Young drivers using cell phones more likely to have other dangerous driving habits

PHILADELPHIA, Pa. — Cell phones, as well as other mobile devices, have proven to be major distractions in today’s society, but they can also be a dangerous distraction on the road. In the hands of younger drivers, a recent study finds using a mobile phone increases the chances of also engaging in other potentially life-threatening behaviors while driving.

Statistically, nearly 80 percent of drivers use their phones while driving. According to the National Safety Council, approximately 1.6 million car accidents each year are a result of distracted driving while using a phone. This includes the thousands of people killed each year by others who text and drive.

Regardless of the risk, statistics report nearly the same, if not more, incidents each year due to cell phone use. The Annenberg Public Policy Center at the University of Pennsylvania collaborated with the Children’s Hospital of Philadelphia (CHOP) to investigate the possible reasons behind this risky behavior.

Phones feeding the need for speed?

While focusing on individuals in the 18-24 age bracket, they found that those who are frequently on their phones while driving have a higher probability of engaging in other high-risk activities, such as disregarding different speed zones and intentionally racing through intersections to beat red lights.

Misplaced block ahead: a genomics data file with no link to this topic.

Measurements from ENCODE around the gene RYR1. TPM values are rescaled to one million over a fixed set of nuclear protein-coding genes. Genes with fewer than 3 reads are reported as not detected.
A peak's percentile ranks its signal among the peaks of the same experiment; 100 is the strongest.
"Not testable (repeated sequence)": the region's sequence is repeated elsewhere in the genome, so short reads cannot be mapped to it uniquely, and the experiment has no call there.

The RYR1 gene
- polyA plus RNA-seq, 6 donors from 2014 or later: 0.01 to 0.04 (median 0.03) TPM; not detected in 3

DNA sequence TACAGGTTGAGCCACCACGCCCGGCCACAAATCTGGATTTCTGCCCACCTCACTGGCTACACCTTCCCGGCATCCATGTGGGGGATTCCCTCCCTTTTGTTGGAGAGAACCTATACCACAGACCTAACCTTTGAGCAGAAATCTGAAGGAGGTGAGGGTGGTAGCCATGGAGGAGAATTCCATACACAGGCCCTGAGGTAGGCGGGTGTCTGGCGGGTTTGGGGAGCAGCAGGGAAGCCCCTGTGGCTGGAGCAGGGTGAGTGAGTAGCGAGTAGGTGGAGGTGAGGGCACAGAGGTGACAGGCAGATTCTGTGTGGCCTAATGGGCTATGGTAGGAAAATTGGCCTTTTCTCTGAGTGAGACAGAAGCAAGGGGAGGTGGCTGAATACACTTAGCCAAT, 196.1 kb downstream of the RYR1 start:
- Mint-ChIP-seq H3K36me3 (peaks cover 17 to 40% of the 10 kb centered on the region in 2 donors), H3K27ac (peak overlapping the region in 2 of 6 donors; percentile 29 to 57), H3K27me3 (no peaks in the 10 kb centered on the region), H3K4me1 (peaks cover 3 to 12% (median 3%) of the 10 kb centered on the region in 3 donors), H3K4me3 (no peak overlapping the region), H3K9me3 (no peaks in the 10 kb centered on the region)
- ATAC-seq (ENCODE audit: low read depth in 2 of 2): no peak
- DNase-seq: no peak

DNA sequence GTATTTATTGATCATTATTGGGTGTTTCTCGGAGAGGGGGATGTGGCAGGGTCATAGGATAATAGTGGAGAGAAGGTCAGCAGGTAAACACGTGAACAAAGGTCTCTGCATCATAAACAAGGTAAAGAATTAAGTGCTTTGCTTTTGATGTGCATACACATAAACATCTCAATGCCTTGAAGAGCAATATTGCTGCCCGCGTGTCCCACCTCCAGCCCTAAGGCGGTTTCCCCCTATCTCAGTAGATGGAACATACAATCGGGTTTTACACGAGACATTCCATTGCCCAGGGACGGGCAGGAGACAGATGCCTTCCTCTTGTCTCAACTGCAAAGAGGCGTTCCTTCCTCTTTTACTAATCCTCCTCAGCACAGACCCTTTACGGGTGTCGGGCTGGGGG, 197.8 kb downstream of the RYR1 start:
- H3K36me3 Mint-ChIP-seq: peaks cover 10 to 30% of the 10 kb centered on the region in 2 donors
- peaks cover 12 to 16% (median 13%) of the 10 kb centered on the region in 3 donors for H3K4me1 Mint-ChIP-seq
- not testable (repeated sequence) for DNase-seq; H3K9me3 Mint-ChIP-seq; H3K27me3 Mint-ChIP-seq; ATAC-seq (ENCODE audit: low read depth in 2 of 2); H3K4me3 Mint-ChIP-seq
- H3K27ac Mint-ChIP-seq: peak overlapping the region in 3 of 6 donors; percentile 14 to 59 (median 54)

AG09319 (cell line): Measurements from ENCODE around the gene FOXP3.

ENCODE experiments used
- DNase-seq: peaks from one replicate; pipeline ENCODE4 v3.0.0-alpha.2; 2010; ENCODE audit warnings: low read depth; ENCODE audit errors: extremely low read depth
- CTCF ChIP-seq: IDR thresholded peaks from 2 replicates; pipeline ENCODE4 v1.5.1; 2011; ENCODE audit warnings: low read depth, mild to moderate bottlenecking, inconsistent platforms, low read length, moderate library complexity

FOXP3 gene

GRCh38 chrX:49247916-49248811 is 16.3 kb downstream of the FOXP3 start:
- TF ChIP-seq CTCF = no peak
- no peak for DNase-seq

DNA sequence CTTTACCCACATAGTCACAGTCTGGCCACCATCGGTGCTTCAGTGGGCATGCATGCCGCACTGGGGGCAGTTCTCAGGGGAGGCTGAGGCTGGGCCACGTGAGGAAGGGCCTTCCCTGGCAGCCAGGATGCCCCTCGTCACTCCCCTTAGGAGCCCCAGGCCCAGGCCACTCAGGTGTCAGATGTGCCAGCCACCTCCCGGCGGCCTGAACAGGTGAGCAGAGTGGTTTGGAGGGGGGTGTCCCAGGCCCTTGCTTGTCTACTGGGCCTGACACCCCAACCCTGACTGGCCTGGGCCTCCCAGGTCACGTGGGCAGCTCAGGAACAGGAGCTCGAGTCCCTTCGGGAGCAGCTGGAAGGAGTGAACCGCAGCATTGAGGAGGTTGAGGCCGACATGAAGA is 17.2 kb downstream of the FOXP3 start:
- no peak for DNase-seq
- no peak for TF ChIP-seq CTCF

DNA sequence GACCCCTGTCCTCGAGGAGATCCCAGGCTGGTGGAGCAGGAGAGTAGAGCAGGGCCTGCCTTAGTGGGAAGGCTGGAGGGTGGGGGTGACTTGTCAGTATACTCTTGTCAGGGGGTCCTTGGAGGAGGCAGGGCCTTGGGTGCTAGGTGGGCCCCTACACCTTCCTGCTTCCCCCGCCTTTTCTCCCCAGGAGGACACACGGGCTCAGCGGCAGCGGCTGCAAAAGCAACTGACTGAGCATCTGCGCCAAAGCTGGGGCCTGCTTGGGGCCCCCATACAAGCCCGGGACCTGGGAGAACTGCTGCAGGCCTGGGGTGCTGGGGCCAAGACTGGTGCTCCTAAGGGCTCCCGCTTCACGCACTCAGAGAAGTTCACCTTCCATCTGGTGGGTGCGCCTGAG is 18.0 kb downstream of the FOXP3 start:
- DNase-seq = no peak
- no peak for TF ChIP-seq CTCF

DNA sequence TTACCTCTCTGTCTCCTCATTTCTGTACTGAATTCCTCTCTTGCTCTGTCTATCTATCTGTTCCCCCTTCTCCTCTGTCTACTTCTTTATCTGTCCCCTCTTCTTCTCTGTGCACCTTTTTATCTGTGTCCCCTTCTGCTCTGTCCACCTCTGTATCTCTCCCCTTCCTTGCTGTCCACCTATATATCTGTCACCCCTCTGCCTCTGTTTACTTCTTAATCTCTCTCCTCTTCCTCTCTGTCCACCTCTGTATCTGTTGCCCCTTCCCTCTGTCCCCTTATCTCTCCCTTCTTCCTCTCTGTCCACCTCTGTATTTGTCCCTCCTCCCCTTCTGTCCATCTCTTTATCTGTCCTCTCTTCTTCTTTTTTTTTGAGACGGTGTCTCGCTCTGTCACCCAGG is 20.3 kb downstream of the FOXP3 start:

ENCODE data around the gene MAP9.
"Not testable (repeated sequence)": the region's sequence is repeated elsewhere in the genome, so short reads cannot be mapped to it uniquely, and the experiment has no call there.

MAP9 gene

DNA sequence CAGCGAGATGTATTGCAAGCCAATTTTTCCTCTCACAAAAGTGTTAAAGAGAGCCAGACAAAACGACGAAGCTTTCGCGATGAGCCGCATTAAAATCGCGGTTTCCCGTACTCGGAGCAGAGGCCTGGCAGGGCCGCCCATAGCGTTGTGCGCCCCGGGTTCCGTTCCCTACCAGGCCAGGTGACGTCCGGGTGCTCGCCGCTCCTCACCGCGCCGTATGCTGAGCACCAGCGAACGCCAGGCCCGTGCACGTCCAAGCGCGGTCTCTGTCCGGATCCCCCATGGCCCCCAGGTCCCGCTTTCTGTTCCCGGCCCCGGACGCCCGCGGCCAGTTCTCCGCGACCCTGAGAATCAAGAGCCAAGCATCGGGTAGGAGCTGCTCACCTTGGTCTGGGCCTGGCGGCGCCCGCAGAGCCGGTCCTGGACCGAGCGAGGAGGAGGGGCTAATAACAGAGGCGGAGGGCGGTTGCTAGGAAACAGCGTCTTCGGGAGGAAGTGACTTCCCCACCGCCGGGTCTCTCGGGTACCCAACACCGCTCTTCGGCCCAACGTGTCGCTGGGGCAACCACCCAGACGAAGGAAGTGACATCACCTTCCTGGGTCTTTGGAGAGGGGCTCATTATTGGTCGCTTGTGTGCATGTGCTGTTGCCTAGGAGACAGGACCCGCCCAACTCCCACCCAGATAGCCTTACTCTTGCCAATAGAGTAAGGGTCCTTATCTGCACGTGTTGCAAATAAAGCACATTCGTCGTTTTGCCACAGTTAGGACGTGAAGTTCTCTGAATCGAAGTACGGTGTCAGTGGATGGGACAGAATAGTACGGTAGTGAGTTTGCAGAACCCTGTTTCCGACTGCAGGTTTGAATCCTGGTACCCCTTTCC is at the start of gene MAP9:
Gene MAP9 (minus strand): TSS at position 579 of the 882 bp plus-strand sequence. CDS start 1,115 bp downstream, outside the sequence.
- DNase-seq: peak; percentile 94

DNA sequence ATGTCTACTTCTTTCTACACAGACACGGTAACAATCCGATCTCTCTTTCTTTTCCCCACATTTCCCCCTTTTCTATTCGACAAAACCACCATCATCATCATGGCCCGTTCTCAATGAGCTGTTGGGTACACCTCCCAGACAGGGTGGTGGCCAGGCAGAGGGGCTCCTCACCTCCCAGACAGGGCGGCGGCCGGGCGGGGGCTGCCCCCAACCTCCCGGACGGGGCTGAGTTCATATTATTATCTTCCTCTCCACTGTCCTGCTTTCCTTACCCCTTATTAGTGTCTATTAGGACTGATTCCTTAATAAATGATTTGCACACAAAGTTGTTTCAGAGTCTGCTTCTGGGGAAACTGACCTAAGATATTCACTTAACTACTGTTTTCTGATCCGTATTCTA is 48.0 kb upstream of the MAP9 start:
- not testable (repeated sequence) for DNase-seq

“This study found that frequent cell phone use while driving was only one indicator of a more general pattern of risky driving practices associated with prior crashes in young drivers,” says lead study author Elizabeth Walshe, Ph.D., a research scientist at the Center for Injury Research and Prevention (CIRP) at CHOP, in a media release.

“Assessment of personality traits, such as impulsivity and sensation-seeking, may be helpful to identify drivers most at risk in order to provide more targeted interventions promoting safe driving.”

For the investigation, 384 U.S. individuals between the ages of 18 and 24 completed questionnaires regarding their usual driving habits. Each individual reported on all car accidents they had been involved in, as well as their use of cell phones while driving. They also expanded on any other impulsive behaviors behind the wheel.

3 in 4 people who crash use their phone

Results showed nearly half (44.5%) of all participants had at least one car accident where they were the driver. Moreover, 73 percent of those who had previously wrecked, admitted to frequently using their phones while driving.

The majority of the participants also admitted other impulsive behaviors that increase the risk of having an accident. These included intentional speeding, flying past other cars to pass them, and racing to beat red lights. Although researchers consider cell phones use while driving a high-risk activity, the study finds their use was not the only factor in the participants’ accidents — pointing to a combination of poor choices behind the wheel causing crashes.

“It may be useful to treat cell phone use while driving as part of a group of risky driving behaviors, such as driving while impaired by alcohol,” explains study co-author Dan Romer, Ph.D., research director of the Annenberg Public Policy Center and a senior fellow at CIRP. “For example, messages to enhance driver safety might focus on a larger range of hazardous practices that place the driver and others at risk rather than citing only one, like cell phone use.”

This findings appear in the International Journal of Environmental Research and Public Health.

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